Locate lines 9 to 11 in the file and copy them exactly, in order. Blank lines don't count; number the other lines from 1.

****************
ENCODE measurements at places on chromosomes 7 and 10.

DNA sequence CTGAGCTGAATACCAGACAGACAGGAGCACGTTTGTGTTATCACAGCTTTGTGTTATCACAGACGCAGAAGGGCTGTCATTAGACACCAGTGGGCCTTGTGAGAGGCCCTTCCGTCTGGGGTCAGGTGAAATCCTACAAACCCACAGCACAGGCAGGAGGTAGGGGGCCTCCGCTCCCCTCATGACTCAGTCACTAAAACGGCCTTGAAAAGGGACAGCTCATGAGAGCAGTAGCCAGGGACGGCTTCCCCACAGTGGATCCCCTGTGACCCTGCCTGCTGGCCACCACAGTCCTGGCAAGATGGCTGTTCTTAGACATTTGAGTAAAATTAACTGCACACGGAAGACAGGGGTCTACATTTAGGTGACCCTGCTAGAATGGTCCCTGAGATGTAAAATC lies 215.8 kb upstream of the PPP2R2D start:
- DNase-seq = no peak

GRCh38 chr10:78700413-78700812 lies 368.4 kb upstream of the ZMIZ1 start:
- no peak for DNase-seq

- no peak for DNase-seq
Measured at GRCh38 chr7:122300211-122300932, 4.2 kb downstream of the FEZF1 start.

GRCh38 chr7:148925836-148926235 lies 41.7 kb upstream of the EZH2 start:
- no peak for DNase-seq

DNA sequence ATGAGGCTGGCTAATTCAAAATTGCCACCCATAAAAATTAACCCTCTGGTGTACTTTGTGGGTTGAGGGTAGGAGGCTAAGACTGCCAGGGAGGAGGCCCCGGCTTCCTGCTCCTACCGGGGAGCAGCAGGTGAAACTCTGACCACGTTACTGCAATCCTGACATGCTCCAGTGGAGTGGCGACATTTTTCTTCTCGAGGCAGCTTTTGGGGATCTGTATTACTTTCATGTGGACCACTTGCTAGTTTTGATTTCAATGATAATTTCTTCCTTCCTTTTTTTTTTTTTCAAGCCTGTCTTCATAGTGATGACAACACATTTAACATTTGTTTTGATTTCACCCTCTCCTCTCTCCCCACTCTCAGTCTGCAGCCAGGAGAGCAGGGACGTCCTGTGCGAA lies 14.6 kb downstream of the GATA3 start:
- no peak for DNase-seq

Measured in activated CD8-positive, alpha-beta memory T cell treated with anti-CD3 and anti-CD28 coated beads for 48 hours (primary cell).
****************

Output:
- no peak for DNase-seq

DNA sequence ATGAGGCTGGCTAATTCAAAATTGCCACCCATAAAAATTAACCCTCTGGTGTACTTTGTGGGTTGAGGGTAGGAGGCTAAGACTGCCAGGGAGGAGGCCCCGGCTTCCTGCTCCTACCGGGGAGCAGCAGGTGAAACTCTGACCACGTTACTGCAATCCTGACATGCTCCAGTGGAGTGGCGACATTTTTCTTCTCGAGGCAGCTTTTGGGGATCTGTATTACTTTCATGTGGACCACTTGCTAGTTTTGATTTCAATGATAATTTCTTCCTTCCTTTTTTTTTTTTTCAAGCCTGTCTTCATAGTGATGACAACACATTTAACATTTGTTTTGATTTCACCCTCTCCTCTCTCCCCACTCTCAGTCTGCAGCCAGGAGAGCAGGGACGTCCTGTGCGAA lies 14.6 kb downstream of the GATA3 start:
- no peak for DNase-seq